11th / 12th August 2018

posted 13 Aug 2018, 02:10 by Parish Office

Homily for the Nineteenth Sunday in Ordinary Time, Year B

(11 & 12/8/18)

 

What have we got to do in order to get to heaven?  It’s not quite as simple as some people think.

 

Throughout the Gospels, there are various isolated phrases which people can quote out of context and use them to let themselves off the hook.  Today we have two:  “everybody who believes has eternal life” and “Anyone who eats this bread will live for ever”.  But it’s only when we put together everything Christ taught that we get the full picture.

 

Let’s look first at “everybody who believes has eternal life”.  What does this mean?  Some think it just means that you have to believe in Jesus, but that it doesn’t demand much of them.  St Paul wrote, in the Letter to the Romans, about the importance of faith (which Luther famously mis-interpreted).  St Paul’s point was that we put our faith in Christ who saves us.  We don’t earn our way into heaven by our own effort independent of Christ.  But then St James, in his letter later on in the New Testament, had to correct perhaps the opposite extreme:  people who thought they just had to believe, but didn’t really have to live out that faith.  This is the example he gave:

 

“If one of the brothers or one of the sisters is in need of clothes and has not enough food to live on, and one of you says to them, ‘I wish you well; keep yourself warm and eat plenty’, without giving them these bare necessities of life, then what good is that?  Fatih is like that:  if good works do not go with it, it is quite dead” (James 2:15-17).

 

We could perhaps also quote the example of the parable of the sheep and the goats, where it is those who failed to take care of those in need who found themselves on Christ’s left, and told to depart to the eternal fire, prepared for the devil and his angels.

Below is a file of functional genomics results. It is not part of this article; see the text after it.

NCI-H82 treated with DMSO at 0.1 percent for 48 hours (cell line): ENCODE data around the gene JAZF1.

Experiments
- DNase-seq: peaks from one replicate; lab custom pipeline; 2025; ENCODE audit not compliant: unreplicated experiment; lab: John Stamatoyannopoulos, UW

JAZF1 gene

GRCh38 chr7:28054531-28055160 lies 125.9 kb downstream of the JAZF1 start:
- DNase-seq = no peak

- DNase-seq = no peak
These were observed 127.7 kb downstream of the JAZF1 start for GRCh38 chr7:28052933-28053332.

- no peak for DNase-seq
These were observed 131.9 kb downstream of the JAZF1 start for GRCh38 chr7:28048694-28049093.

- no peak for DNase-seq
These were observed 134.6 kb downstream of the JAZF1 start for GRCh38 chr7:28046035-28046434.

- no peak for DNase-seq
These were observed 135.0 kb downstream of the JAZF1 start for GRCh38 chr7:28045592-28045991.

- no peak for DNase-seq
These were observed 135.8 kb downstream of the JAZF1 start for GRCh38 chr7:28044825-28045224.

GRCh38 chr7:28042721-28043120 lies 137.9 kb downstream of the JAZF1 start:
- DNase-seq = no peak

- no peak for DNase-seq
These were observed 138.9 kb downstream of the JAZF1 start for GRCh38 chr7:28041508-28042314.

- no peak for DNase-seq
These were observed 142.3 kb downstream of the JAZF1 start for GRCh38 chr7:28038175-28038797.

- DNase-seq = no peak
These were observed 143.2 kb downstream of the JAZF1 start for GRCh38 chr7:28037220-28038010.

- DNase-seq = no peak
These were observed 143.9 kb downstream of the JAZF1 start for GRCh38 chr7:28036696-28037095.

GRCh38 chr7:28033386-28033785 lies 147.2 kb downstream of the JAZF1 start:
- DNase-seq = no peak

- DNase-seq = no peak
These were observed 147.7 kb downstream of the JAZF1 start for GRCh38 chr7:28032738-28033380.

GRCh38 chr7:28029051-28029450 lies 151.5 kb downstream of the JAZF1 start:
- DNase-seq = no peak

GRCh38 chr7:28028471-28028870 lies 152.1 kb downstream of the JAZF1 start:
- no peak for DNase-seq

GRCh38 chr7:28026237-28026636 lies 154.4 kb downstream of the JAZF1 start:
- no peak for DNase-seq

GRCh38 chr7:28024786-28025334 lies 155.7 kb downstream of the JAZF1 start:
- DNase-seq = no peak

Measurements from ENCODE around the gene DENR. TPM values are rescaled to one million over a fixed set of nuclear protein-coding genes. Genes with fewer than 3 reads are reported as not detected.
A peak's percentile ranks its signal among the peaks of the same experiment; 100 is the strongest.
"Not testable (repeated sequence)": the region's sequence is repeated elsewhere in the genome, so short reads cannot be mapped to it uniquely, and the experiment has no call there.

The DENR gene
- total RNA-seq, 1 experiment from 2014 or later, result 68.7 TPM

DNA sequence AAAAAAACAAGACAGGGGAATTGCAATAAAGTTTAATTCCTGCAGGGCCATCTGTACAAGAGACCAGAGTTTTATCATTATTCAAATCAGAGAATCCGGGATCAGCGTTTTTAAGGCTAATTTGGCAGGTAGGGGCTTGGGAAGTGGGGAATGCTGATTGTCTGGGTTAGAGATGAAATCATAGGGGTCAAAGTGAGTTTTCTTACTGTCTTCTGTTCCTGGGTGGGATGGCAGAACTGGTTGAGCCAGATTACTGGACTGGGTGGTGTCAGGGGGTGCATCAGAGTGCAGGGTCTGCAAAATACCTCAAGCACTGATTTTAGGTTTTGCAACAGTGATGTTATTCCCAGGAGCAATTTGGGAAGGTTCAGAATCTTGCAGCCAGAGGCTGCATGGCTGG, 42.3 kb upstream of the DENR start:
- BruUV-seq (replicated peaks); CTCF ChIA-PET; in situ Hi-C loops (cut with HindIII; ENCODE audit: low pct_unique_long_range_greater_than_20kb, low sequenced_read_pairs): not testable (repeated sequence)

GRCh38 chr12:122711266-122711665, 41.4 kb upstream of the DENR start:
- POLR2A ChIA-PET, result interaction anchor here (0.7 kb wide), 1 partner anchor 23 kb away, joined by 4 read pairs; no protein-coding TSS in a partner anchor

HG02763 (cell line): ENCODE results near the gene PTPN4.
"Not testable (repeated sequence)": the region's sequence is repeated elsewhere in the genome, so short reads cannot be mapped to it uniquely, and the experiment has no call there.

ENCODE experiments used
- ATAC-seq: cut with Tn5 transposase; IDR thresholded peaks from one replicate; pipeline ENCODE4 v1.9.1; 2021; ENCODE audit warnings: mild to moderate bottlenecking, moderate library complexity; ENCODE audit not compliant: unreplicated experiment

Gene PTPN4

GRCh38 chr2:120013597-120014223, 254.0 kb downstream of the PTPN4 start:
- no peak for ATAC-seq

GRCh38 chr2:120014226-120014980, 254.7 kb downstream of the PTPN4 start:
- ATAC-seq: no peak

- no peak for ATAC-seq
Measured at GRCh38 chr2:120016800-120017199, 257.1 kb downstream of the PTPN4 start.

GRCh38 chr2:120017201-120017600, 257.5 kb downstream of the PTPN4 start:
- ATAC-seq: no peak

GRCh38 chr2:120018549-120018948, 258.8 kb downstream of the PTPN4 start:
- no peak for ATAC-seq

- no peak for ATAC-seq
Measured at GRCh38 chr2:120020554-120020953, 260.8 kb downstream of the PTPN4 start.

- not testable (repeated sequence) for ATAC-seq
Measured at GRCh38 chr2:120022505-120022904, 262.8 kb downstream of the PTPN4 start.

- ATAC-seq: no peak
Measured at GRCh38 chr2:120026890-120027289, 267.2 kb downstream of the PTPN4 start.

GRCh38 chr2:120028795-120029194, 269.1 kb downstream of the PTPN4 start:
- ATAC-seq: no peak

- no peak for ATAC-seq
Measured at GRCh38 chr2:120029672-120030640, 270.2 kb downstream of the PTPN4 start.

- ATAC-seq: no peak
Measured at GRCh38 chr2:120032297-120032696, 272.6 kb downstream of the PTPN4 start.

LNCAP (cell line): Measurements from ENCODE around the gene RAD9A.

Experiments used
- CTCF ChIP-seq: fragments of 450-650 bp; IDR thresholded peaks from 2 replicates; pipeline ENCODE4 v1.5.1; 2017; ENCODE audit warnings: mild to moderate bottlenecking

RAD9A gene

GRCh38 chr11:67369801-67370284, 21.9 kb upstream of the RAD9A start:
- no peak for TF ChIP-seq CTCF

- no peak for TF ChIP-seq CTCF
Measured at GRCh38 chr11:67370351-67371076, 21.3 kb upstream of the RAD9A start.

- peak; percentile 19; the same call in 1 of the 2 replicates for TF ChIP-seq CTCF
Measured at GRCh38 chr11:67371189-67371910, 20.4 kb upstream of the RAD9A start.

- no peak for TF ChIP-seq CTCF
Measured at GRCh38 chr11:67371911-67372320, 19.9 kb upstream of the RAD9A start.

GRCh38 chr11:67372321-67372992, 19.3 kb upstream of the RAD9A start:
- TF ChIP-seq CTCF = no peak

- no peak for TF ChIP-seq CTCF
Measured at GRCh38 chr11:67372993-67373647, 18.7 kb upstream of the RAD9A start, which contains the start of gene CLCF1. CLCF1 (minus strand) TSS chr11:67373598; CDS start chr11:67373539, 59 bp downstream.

So when Christ says, “everyone who believes has eternal life”, He means that belief should lead to action.  And today, as two thousand years ago, being a good Catholic means that we care both for the poor and for the unborn.  If we follow the ideology of either the left or the right in politics and let that superceed our religion, then we’ve made an idol out of ideology.  As they often say, the Catholic faith is “both...and”, not “either...or”.  We care for both the poor and the unborn, not just either one or the other.

 

Let’s have a look at the second phrase of Christ:  “Anyone who eats this bread will live for ever”.  Do we take it in a narrow, literal, way, by thinking that if you receive Holy Communion just once in your life, then everything is sorted and you will go to heaven?  Do I need to answer that question?  There’s almost a hint of an answer in the first reading:  Elijah was told by the angel to get up and eat, so he did, and then lay down again.  So the angel told him to get up and eat again, and then Elijah had the strength for the journey to Horeb, the mountain of God.  But don’t take that literally either, and now think that we have to receive Holy Communion just twice in our lives, and then we will be alright.  Holy Communion, the Bread of Life, is food for the journey througout life, and, for those who are able, it is the last sacrament they will receive as part of the Last Rites before they depart this life.

 

Now just imagine for a moment that you’re the devil.  You hate the Eucharist, you hate the priesthood and you hate humanity.  So if you managed to finally get someone to give up going to Mass, would you then move in straightaway with the attack?  Or would you hold back, maybe for years, and perhaps give the person less temptations than before, so that your victim actually has a sense of peace?  Then, years later, you might decide to have some fun with your victim, with him or her never thinking to join together the dots, and putting the blame on something or someone else.  In our  battle with evil, we are not dealing with a machine, where you press this and that happens – we are dealing with a being with intelligence.  And as any soldier will tell you, in warfare, bombs and bullets are not the only weapons.  Part of the assault is psychological.

 

We can look through other parts of the Gospel and find other things that we are expected to do as Christians, but I won’t cover all of those today as well.  But to the simple question of what do I need to do to get to heaven, one of the best answers was given by Our Lady at the wedding feast at Cana:  “Do whatever he tells you” (John 2:5).

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